‘With what?’ Albert made his voice stern. ‘Look, I said you’d better be going.’
‘With what I sent you. What was it you said? I’m a bastard. A cunt. Oh, yes, you used some very naughty words, remember? And not just words, either. If ever you meet me, you’re going to give me a hiding. That’s what you said, isn’t it?’ The man spread out his arms, inviting. ‘Well, here I am. You’re big, you’re strong, like you said. Come on then, here’s your chance!’
Albert was angry not just with the man but with himself. He should have gone with his instinct, not even let him inside. But he wasn’t about to be intimidated by this raving, half-baked nutter – if he wanted a fight, by God, he was going to get one!
He thought of returning to the kitchen to get the knife, but he didn’t want to let the man out of his sight. So instead he snatched a marble bookend from the dresser and strode towards the intruder.
A couple of yards away, he stopped, his attention drawn to something unexpected. The man was wearing skin-coloured rubber gloves.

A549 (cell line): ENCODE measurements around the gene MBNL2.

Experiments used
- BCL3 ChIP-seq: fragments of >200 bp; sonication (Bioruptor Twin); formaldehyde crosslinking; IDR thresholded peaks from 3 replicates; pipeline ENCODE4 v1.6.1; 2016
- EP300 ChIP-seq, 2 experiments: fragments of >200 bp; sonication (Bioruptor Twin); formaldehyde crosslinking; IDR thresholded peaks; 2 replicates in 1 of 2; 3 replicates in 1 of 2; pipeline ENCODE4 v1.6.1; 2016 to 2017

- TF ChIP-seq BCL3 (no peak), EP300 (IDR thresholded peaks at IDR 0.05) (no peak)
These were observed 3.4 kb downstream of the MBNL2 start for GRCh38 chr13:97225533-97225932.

It took him a second or two to understand. So that’s why he’d been so kind and apologetic – the little scum was out to empty the house of all he could lay his hands on. A professional burglar, no less! The effrontery of it had Albert seething with rage, yet at the very moment when he could have lunged forward and struck the bastard with the bookend, he became calm, almost uncaring. What did he have worth stealing, after all? The only thing of value was Living and Dying for Bonaparte – and that was worthless to a burglar.
‘Go ahead,’ he said. ‘Take whatever you want. If you’ve come all this way to get rich, I’m afraid you’ve come to the wrong place.’